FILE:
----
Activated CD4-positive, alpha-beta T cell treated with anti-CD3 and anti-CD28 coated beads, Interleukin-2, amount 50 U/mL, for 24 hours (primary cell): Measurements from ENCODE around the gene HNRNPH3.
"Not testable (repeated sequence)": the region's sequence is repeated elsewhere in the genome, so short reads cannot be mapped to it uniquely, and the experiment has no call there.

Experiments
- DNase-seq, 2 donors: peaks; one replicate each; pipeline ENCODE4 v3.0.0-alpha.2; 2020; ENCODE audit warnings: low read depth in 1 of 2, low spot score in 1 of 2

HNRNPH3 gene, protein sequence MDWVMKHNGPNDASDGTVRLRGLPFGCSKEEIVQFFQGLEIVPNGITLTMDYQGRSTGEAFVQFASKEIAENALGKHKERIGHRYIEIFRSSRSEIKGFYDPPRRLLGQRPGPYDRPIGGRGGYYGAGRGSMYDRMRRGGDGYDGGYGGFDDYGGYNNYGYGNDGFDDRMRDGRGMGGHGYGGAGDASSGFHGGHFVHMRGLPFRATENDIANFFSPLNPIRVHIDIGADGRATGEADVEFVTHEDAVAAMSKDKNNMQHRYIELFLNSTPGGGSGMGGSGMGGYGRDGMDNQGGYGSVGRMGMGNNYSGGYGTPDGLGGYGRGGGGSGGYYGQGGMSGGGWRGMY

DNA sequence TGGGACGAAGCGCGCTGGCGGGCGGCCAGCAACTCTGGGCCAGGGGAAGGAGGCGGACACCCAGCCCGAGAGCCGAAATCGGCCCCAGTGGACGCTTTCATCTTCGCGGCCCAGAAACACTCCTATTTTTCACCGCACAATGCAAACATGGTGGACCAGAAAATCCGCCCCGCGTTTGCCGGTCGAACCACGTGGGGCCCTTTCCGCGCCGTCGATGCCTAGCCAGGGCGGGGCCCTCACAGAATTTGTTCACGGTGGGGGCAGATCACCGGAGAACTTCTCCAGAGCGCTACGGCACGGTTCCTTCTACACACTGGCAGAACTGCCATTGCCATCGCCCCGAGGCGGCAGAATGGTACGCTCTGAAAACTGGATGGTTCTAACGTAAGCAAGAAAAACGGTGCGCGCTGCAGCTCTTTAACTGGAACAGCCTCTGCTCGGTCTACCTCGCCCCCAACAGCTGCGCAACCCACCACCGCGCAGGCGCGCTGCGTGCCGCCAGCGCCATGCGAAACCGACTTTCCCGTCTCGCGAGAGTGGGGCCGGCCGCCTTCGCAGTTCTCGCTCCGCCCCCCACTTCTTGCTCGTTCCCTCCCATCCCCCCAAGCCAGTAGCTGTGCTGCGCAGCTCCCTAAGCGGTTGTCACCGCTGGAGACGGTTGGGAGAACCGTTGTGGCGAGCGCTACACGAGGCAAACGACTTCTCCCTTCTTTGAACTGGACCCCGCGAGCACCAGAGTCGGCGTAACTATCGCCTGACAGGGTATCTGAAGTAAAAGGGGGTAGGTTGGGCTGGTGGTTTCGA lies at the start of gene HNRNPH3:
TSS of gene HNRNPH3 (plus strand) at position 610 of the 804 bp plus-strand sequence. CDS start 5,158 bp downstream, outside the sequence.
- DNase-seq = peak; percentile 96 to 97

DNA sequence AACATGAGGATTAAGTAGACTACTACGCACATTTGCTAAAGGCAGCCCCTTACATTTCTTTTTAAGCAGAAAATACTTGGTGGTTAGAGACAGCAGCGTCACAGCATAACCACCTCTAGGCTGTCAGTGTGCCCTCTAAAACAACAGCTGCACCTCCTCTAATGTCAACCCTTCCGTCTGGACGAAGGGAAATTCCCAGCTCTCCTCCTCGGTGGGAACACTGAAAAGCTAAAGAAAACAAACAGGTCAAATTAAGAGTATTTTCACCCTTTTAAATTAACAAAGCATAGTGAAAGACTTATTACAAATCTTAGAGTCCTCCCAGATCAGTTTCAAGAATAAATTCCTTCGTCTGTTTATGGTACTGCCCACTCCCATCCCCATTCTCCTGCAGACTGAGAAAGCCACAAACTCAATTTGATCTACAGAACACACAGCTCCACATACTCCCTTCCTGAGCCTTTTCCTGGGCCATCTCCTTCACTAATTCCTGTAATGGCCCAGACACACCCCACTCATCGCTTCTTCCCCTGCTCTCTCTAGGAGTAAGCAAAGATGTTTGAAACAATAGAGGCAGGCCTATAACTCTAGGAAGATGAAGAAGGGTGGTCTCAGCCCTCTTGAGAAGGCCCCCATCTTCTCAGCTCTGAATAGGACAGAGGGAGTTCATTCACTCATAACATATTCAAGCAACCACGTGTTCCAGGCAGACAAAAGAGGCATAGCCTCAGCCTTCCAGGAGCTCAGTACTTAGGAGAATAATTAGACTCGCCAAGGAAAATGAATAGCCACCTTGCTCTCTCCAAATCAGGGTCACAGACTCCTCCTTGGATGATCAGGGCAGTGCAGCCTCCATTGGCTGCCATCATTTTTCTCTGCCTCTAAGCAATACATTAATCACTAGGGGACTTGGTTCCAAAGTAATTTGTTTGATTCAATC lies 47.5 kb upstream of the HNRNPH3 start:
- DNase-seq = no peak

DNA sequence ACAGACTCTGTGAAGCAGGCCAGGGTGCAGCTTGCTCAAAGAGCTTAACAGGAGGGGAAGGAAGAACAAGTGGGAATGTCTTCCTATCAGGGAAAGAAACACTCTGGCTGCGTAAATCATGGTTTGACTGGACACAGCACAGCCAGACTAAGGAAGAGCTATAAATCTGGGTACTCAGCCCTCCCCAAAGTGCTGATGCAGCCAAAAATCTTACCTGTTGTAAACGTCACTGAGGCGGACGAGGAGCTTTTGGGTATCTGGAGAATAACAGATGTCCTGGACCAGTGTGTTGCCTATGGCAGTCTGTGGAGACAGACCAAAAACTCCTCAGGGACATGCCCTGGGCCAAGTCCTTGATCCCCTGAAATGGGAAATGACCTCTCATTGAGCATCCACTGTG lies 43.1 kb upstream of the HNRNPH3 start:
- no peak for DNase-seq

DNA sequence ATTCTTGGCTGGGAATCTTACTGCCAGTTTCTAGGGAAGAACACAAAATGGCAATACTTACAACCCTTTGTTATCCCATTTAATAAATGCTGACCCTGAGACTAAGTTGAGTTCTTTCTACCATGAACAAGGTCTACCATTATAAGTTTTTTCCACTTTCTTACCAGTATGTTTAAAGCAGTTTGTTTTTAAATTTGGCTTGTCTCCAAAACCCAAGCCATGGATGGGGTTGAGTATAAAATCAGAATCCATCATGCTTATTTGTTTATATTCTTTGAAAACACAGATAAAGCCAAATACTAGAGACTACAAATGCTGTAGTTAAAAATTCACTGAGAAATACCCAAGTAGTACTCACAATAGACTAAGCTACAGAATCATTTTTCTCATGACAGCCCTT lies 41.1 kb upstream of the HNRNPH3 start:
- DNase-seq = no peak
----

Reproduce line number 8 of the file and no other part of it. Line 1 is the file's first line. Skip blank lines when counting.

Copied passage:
- DNase-seq = peak; percentile 96 to 97